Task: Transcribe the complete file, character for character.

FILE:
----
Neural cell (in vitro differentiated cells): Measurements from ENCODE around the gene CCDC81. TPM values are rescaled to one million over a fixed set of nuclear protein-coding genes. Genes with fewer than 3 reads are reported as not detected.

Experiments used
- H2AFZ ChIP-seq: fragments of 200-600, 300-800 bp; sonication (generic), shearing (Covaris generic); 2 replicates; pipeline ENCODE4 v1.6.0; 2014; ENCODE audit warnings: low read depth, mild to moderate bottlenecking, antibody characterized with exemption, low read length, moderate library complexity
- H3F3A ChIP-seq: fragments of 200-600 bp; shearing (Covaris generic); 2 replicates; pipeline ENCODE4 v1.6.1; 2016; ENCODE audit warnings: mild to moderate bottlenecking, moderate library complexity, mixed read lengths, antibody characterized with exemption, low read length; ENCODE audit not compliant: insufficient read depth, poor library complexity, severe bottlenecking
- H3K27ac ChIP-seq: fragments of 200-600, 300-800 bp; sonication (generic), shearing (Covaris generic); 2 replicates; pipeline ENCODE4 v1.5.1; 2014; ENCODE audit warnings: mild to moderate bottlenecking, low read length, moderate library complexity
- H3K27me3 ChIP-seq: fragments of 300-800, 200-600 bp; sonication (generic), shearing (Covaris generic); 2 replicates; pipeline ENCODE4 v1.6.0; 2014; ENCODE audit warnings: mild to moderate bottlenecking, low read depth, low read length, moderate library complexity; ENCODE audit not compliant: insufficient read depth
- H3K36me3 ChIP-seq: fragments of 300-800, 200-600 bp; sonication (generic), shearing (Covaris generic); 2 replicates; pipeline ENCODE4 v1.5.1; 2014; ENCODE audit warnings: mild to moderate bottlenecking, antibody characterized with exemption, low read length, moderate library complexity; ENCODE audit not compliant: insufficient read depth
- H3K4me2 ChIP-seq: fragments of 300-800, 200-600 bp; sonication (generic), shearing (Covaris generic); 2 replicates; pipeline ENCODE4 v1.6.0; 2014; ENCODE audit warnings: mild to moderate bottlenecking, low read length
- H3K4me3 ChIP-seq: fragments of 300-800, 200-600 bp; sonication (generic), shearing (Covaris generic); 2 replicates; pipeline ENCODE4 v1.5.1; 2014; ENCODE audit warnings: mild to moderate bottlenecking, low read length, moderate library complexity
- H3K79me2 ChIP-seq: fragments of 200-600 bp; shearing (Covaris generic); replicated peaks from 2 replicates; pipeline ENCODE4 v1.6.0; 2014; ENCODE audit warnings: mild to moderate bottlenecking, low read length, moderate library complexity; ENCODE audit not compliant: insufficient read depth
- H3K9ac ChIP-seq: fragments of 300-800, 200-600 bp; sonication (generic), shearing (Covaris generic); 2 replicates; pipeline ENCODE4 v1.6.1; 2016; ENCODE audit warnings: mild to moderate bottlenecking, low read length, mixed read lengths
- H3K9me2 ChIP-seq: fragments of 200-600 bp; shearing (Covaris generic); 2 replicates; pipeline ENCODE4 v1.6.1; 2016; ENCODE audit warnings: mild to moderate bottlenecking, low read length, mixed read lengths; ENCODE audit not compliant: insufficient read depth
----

Neural cell (in vitro differentiated cells): Measurements from ENCODE around the gene CCDC81. TPM values are rescaled to one million over a fixed set of nuclear protein-coding genes. Genes with fewer than 3 reads are reported as not detected.

Experiments used
- H2AFZ ChIP-seq: fragments of 200-600, 300-800 bp; sonication (generic), shearing (Covaris generic); 2 replicates; pipeline ENCODE4 v1.6.0; 2014; ENCODE audit warnings: low read depth, mild to moderate bottlenecking, antibody characterized with exemption, low read length, moderate library complexity
- H3F3A ChIP-seq: fragments of 200-600 bp; shearing (Covaris generic); 2 replicates; pipeline ENCODE4 v1.6.1; 2016; ENCODE audit warnings: mild to moderate bottlenecking, moderate library complexity, mixed read lengths, antibody characterized with exemption, low read length; ENCODE audit not compliant: insufficient read depth, poor library complexity, severe bottlenecking
- H3K27ac ChIP-seq: fragments of 200-600, 300-800 bp; sonication (generic), shearing (Covaris generic); 2 replicates; pipeline ENCODE4 v1.5.1; 2014; ENCODE audit warnings: mild to moderate bottlenecking, low read length, moderate library complexity
- H3K27me3 ChIP-seq: fragments of 300-800, 200-600 bp; sonication (generic), shearing (Covaris generic); 2 replicates; pipeline ENCODE4 v1.6.0; 2014; ENCODE audit warnings: mild to moderate bottlenecking, low read depth, low read length, moderate library complexity; ENCODE audit not compliant: insufficient read depth
- H3K36me3 ChIP-seq: fragments of 300-800, 200-600 bp; sonication (generic), shearing (Covaris generic); 2 replicates; pipeline ENCODE4 v1.5.1; 2014; ENCODE audit warnings: mild to moderate bottlenecking, antibody characterized with exemption, low read length, moderate library complexity; ENCODE audit not compliant: insufficient read depth
- H3K4me2 ChIP-seq: fragments of 300-800, 200-600 bp; sonication (generic), shearing (Covaris generic); 2 replicates; pipeline ENCODE4 v1.6.0; 2014; ENCODE audit warnings: mild to moderate bottlenecking, low read length
- H3K4me3 ChIP-seq: fragments of 300-800, 200-600 bp; sonication (generic), shearing (Covaris generic); 2 replicates; pipeline ENCODE4 v1.5.1; 2014; ENCODE audit warnings: mild to moderate bottlenecking, low read length, moderate library complexity
- H3K79me2 ChIP-seq: fragments of 200-600 bp; shearing (Covaris generic); replicated peaks from 2 replicates; pipeline ENCODE4 v1.6.0; 2014; ENCODE audit warnings: mild to moderate bottlenecking, low read length, moderate library complexity; ENCODE audit not compliant: insufficient read depth
- H3K9ac ChIP-seq: fragments of 300-800, 200-600 bp; sonication (generic), shearing (Covaris generic); 2 replicates; pipeline ENCODE4 v1.6.1; 2016; ENCODE audit warnings: mild to moderate bottlenecking, low read length, mixed read lengths
- H3K9me2 ChIP-seq: fragments of 200-600 bp; shearing (Covaris generic); 2 replicates; pipeline ENCODE4 v1.6.1; 2016; ENCODE audit warnings: mild to moderate bottlenecking, low read length, mixed read lengths; ENCODE audit not compliant: insufficient read depth